Friedman’s drive has made Nasdaq the largest provider of market technology in the world. Once the Verafin deal closes in 2021, its revenues in that sector will be running at around $500 million. While that may sound like a low number for a market leader, this is an arena dominated by small players that lack Nasdaq’s imprimatur—and the company is adding to organic growth by buying lots of them.

Friedman says it’s a good sign that Nasdaq still holds a tiny portion of the sales in crime prevention and trading technology. The reason: The total market, she reckons, now amounts to $26 billion, and it’s growing rapidly, giving Nasdaq a big opportunity to both grab business from small competitors and ride a fast-moving train. Says Sandy Frucher, Nasdaq’s former vice chairman, “We’ve evolved from markets that go up and down, that you have very little control over, to new sectors that will both grow overall earnings but a lot faster, and a lot more smoothly.”

The flagship sails on

Friedman’s pivot to technology is playing out even as the Nasdaq’s flagship exchange continues to thrive. It’s locked in a battle of giants with the New York Stock Exchange, and in some skirmishes, Nasdaq is winning.

The overall market cap of Nasdaq-listed companies still trails the NYSE, home to so many big industrial and financial names, $32 trillion to $22 trillion. But Nasdaq is now home to the six most valuable companies in the world: Apple, Microsoft, Amazon, Google parent Alphabet, Tesla, and Facebook. Its Nasdaq Stock Market captured 15.6% of total trading volumes in 2020, the largest share for any single exchange. Nasdaq’s six options exchanges did over one-third of transactions in that category last year, which made them tops in the U.S. for the 11th straight year.

Nasdaq remains the top magnet for new listings and IPOs. It’s come a long way from its roots as a venue that mostly attracted small companies. Last year, it won two-thirds of the new listings in the U.S. Those included a multi-decade high of 316 IPOs in the U.S. that raised an also industry-leading $78 billion, among them the initial offerings of Warner Music, Royalty Pharma, and Airbnb. In Scandinavian and Baltic states—where Nasdaq-owned national exchanges, believe it or not, dominate trading—it garnered an additional 45 IPOs. Nasdaq also lured AstraZeneca, American Electric Power, and 18 other transfers from the Big Board.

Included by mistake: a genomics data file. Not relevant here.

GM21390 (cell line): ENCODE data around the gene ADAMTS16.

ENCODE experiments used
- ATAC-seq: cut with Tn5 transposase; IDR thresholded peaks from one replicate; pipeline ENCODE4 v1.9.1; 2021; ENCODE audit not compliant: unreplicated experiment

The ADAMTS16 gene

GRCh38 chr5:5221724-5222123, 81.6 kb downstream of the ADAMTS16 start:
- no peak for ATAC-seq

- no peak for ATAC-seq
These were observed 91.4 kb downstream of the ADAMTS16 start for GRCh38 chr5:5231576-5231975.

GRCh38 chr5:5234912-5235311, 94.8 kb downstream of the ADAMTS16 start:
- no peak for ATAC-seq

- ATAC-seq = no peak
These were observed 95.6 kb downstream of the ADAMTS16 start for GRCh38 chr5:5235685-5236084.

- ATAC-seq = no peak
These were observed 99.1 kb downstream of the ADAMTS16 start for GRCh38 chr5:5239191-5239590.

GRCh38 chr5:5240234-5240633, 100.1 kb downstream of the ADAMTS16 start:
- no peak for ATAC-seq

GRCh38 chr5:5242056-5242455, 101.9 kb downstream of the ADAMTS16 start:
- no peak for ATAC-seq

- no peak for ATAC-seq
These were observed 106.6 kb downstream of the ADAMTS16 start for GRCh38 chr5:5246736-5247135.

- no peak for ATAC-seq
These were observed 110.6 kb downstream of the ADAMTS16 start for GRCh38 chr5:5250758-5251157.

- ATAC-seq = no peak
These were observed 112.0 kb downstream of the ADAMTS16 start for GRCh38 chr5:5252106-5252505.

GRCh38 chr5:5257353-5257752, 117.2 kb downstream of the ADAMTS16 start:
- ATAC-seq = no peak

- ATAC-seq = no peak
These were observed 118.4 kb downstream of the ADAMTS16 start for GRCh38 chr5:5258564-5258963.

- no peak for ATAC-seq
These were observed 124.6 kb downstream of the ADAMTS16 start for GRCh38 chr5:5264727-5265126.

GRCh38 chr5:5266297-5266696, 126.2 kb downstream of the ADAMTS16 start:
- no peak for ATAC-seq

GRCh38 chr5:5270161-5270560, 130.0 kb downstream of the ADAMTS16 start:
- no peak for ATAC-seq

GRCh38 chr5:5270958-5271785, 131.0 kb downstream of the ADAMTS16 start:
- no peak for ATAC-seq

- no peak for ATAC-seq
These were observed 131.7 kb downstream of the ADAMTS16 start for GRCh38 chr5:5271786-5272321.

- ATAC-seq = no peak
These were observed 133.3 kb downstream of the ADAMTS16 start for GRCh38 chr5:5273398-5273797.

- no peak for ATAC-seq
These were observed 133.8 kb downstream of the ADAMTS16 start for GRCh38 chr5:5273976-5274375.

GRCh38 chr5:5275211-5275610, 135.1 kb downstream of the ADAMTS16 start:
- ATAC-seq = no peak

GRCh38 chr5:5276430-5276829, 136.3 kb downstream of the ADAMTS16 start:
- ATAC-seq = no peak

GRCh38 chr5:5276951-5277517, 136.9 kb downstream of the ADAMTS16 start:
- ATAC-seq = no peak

In rewarding investors, Nasdaq resembles some of the hot tech performers listed on its exchange. Over the past 10 years, its stock (ticker: NDAQ) has delivered total annualized returns of 20.2%. That beats the S&P 500 by 6.5 points, and just about matches the Nasdaq 100 at 20.6%. Nasdaq actually tied Google over that period, and ran close to (21.4%). During Friedman’s four years at the helm, Nasdaq has done even better, by notching annualized returns of over 22% as of Feb. 4.

Friedman has become a crusader for making corporate boards, now dominated by white males, far more diverse. In December, she proposed a rule that would require Nasdaq-listed companies to have at least two minority directors, including one woman, within four years. If an exchange member chose not to comply, it would have to provide a public explanation.

The initiative––now before the SEC––was controversial. It prompted the Wall Street Journal editorial board to claim that Nasdaq was favoring quotas over allowing boards to add the best people. “It’s a big part of our mandate,” Friedman tells Fortune. “We realized through studies that when companies have at least one diverse board member, they do better. We’ve seen progress with women, but much less with minorities.” She adds that Nasdaq wants to provide uniform tables showing the representation of women and minorities for all Nasdaq-listed companies. “It’s a market solution, not a government mandate or hard mandate, since companies can be excluded if they explain why. Now that ESG is such a concern, we feel it’s important to provide investors with all the information on diversity they’re seeking.”

During Nasdaq’s half-century, a wave of consolidation has remade the exchange business, as dozens of national and regional marketplaces sold themselves to larger players, leaving a small group of behemoths that own multiple venues. The NYSE Euronext bought the American Stock Exchange in 2008, then five years later fell to Intercontinental Exchange. That company now operates a global portfolio that trades everything from oil to bonds to Bitcoin futures, and even originates home loans. Formerly stand-alone exchanges in Europe, including markets in Brussels, Paris, and Amsterdam, are all part of Euronext, which ICE spun off after the NYSE deal.

After the dotcom bust, a new path